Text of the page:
And I see that you’ve also made new lifelong friendships with people like Leo. You live with him and he’s become one of your best brothers, one of my best brothers as well. How is that, living with Leo and being able to skate with him all the time?
It’s really fun. It’s funny ’cause it’s kind of like the same thing as when we were kids. Leo is so good so it’s like, Okay, I have to get better to play this dude at SKATE every day. That’s what made me get better at flatground, It was like, I can’t let this dude beat me at SKATE all the time. And growing up seeing him skating leading into now where we hang out all the time and it’s like, Alright, I have to get better at skating. So I feel like that pushed me to the next level.
So you just got on Emerica, which is fucking dope. I know that ever since you were a little kid, that’s a dream that you’ve had. You would buy Emerica shoes when we were little. Hell yeah.
Yeah, the Emerica thing is really sick and that all happened really organically which was really special, you know?
For sure. You haven’t had anything since Dekline went under, right?
Yeah. So Dekline went under, what, four years ago now and we were both on that team together being fuckin’ sick. So it took time. I feel like all special things in life take time so it was worth the wait.
Shit don’t happen over night.
It’s one of those things where Emerica was so special and now that I’m working on this Emerica part it’s like, Holy shit. It’s like you’re a dog chasing cars and once you grab onto one what are you gonna do? You don’t even know what you’re gonna do with it, you just want it. Now that I’m there I’m like, Oh shit, what am I gonna do? Hopefully this part is gonna be good enough.
Why waste your life hungover when you can risk it barging 30-stair Smith grinds? Photo: Karpinski
Is that what you’re doing right now, you’re filming an Emerica part?
Yeah, working on this Emerica part. And I’m working on that with Jon Dickson, so I’m watching him skate and I’m like, Oh my God, this dude’s so fucking good at skateboarding so you can’t do anything bad.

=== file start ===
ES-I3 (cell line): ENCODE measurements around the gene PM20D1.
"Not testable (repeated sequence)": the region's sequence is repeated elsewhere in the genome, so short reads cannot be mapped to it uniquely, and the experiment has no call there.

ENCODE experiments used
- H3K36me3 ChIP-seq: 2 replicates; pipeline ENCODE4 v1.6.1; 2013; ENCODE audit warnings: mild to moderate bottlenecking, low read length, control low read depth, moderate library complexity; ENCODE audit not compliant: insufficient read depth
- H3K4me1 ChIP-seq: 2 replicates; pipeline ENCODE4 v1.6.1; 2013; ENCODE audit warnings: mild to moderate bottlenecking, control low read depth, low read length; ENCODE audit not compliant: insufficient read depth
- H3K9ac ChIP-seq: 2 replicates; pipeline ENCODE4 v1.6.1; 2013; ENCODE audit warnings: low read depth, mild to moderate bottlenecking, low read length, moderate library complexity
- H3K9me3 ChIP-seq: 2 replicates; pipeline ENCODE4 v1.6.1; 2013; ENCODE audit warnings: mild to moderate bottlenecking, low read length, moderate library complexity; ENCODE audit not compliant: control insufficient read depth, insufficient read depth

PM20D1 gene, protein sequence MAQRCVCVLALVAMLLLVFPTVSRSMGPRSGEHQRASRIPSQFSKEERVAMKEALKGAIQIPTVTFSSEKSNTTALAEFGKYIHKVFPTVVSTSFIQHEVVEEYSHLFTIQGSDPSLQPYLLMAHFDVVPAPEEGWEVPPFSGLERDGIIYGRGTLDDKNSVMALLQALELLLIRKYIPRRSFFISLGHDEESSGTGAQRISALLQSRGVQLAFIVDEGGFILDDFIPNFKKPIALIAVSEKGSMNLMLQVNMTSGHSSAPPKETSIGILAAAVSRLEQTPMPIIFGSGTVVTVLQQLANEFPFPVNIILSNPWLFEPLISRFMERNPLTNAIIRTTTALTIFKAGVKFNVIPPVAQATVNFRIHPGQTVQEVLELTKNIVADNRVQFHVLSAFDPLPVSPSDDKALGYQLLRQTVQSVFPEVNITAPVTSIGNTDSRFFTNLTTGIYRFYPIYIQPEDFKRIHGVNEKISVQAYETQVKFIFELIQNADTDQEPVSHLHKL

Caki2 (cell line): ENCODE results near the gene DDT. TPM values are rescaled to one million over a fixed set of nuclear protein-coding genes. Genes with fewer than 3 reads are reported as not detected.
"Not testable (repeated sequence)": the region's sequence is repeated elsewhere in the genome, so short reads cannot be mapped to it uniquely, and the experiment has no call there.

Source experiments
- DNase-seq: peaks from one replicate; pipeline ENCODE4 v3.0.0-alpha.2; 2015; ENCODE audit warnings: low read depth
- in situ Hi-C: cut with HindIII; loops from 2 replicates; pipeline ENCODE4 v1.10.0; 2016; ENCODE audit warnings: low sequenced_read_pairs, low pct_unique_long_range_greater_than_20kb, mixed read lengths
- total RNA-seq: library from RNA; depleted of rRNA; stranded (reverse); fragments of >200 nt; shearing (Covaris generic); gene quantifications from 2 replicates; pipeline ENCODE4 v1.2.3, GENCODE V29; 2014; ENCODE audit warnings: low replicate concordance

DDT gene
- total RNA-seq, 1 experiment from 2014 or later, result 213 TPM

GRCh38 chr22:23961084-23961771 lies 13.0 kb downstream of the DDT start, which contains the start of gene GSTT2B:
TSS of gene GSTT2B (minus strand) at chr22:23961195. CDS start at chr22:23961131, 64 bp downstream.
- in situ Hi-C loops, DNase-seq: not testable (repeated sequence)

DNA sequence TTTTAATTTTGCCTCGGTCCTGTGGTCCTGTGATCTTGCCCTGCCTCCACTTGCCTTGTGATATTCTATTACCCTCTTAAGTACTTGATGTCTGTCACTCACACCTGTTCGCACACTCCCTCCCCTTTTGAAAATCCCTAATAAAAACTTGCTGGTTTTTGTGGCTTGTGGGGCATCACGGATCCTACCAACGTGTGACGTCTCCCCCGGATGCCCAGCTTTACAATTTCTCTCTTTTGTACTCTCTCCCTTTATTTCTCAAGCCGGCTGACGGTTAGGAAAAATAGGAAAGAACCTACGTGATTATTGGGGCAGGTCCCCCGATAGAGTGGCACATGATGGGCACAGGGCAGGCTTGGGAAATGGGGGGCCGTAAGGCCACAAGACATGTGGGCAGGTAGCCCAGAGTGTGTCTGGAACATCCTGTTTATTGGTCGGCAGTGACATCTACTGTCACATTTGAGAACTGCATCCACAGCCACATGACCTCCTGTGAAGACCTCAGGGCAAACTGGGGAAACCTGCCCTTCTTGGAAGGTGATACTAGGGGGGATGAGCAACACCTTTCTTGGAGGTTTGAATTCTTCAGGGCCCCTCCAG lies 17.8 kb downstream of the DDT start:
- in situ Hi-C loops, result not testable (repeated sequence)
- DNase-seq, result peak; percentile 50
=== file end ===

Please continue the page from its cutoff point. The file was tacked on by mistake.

He is so gnarly. He’s so good.
He’s like the best skater ever. So it’s just weird. You could ask him, “Can you do nollie full Cab flips?” And he’s like, “Oh, I’ve never really done one. I can try one,” and he does it and it’s just so much flick, power and pop. You’re just like, How is he doing this like this?
God, his nollie flips are a thing of beauty.
It’s truly a thing of fuckin’ beauty. Jon hits me up every morning like, “Where are we skating?” It’s like, “Fuck, I don’t know, Jon. Let’s just get out there and skate.” He’s really driven to skate and that’s really fuckin’ special, just having people there like, “Hey, let’s skate.” It’s a good environment.
Have a nice day? It’ll be better than your whole life Photo: Karpinski
And then you, Jon and Leo are off the alcohol. You’re not drinking, right?
Cool. How is that? How is that affecting your skating?
It’s doing good. It’s one of those things where you look at it and you’re like, Why am I wasting my time being hungover in this time in my life? You kinda just go fuckin’ skate instead. You just take all that energy you’ve wasted and you put it towards skating.
That’s beautiful. I love it. How long has it been since you’ve had a drink?
I haven’t had a drink for 17 months, I think.